There is something here tho, that differentiates the supply and trade based on raw resources and trade based on goods that are created from the combination of a variety of raw goods.  I think it's the reproducibility of that good in other places.  Returning to the first example of trade between Veni and Roma, the simple case of beef and salt creating salted beef.  In this example, both Veni and Roma have the basic resources necessary for both to survive available to them.  Although Veni initially created salted beef, there is nothing stopping Roma from developing their own salted beef industry locally, other than perhaps extenuating circumstances of human politics and work ethics.

Let's investigate some reasons why Roma would not develop their own salted beef production.  Perhaps Roma has no citizens that have the free time to put in the work to produce salted beef.  Maybe Roma's population to too small. Perhaps cattle raising is such a labor intensive production process that there is no spare time left over for Romans to produce salted beef.  Maybe the price of salt is prohibitively high, that is that the amount of beef Roma would have to pay to buy enough salt to produce salted beef is higher than the amount of beef it takes for Roma to buy already salted beef from Veni.  Why might this be?  Perhaps Veni has more people with idle time than Roma, as in the salt trade requires less time than the beef trade does.

Perhaps Roma is a very caste or guild based society and the creation of salted beef does not fit into the existing social structure that Roma has developed.  Perhaps in Roma the social hierarchy is established in such a way that the citizens making decisions about production and economy are different than the ones that do the work, such to the extent that the development of new types of work go unfunded and uninvestigated because it is not something that the 'deciders' would consider possible for the 'doers'.  (A concrete example of this would be an economy based on slave labor).



Note: this exercise is based on the works of Jane Jacobs, particularly her books the Economy of City, Cities and the Wealth of Nations, and Systems of Nature.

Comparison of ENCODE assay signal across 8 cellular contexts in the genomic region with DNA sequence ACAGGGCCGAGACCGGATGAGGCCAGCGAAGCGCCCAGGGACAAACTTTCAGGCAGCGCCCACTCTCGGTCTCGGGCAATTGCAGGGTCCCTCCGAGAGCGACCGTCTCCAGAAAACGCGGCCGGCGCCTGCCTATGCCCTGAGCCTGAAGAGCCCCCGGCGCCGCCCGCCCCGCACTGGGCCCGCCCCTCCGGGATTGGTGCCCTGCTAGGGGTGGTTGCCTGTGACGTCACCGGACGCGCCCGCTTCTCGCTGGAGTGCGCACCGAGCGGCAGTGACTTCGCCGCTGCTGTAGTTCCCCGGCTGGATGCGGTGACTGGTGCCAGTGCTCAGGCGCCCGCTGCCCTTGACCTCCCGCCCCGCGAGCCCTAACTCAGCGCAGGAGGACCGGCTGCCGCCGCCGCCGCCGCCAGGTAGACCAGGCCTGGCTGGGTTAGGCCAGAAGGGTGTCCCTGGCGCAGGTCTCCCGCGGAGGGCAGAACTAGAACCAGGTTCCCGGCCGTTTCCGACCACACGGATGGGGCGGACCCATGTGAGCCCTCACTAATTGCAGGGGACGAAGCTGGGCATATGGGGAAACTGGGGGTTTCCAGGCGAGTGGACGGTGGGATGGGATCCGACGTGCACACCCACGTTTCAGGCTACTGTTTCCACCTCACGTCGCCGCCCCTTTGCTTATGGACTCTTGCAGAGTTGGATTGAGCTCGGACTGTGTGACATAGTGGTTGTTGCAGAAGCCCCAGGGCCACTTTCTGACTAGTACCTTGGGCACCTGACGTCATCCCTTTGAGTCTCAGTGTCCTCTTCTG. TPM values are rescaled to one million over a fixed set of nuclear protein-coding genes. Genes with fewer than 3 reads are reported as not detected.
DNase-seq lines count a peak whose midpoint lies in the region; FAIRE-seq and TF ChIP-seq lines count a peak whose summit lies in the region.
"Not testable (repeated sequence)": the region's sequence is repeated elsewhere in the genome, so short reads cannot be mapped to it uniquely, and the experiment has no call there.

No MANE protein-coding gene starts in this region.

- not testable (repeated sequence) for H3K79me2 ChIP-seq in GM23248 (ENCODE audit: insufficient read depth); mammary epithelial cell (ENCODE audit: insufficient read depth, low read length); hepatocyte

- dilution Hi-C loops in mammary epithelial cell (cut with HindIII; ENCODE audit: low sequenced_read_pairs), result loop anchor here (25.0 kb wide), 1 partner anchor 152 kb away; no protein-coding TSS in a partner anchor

Feb 14, 2016

So much tension in the little things

You made it more about who you weren't than who you were. Where you aren't, rather than where you are. Dwelling in the negative space which is always Infinite, rather than the here the now the is, which is decidedly finite

Feb 13, 2016

Resonance

I've been a lot of places but none of them is California.  Cal-leaf-for-nya.
How do you explain the inexplicable? Like it's a place that just remembering makes a smile play out across the corners of my mouth. It's not the people. It's not the tech industry. It's not the size or the shape. It's something intangible, something expansive. Something resonant, that vibrates a chord back like no other place does or can. Dalmatia was a neighboring note. Austin, a faint echoing fifth, in the triad.
There's a bridge near Seattle[1] that collapsed from vibrations. For a long time they thought (and it's still being taught) that the bridge failed from resonant frequency -- that is that the wind hit the note that a bridges' steel knows how to sing and the whole bridge began dancing with such joy that it broke from its suspended moorings and fell, piecewise, into the sea below.
This has been since debunked. The bridge's undulations was, at root, caused by whiplash that was spurred by high winds passing over the solid metal side girdings. Not being aerodynamic enough. Not enough room to let the wind just pass thru caused its eventual collapse. Galloping Gerties' final ride.
I cant help but remember tho the thought of that most delightfully dancing bridge and wonder: What would it be like, to live in the most perfectly resonant place on the planet?
[1] the Tacoma Narrows

Feb 11, 2016

Beauty probs, a classification

Beauty, a classification of problems
Face:
Coloration, evenness. Is your face one even tone? It is unnatural but looks good if you can nail this down. Problem areas: nose (too red) and eyes (too purple)
Blemishes. Like zits, pimples and the like. Usually temporary. Best to just leave them to their own devices til they leave.
Washed out features. ie your eyebrows and lashes disappear. Mostly a problem for people with light hair.
Dry, flakey skin.
Oily skin
Unwanted hair. As in your upper lip could raise money for Movember. Solving this is the least of fun.
Eyebrows: too big or too small. Pen them in or pluck.
Hair:
Dandruff. White flakes that ruin the sweep of darkness that is your hair and shower your favorite sweater.
Bad cut for your face. Needs to balance your facial features.
Too oily.
Ruined, static-y ends.
Frizz levels.
Badly parted.
Pulled too tight against your face
Weird bumps, not smooth or unartful styling.
Tangled, uncombed messes
Body:
Smell. Deodorant? Perfume?
Do your clothes fit you? Forget what your target body shape is -- do the clothes you own now look good on you. Are they too baggy or too tight?
Do you feel comfortable in what you're wearing? This is the most important thing when getting dressed.
Why care about these things?
When you work for the man, you might as well look the part.

Feb 5, 2016

Doggone

Weird thoughts about reality as introduced by the virtue of co-existing with another creature, for a while now.
I keep wondering what it is like to sleep.all day and what does it mean to just hang out with me all the time (and her with me). I see her napping while I'm working and I remember those days that I also have slept all day and the luxury of watching time pass and suddenly I am also luxuriating in time, too, in the memory of luxuriation.
,". 
why doesn't she play by herself I wonder as I too pull out chat and try to see what the rest of the world is doing.
,".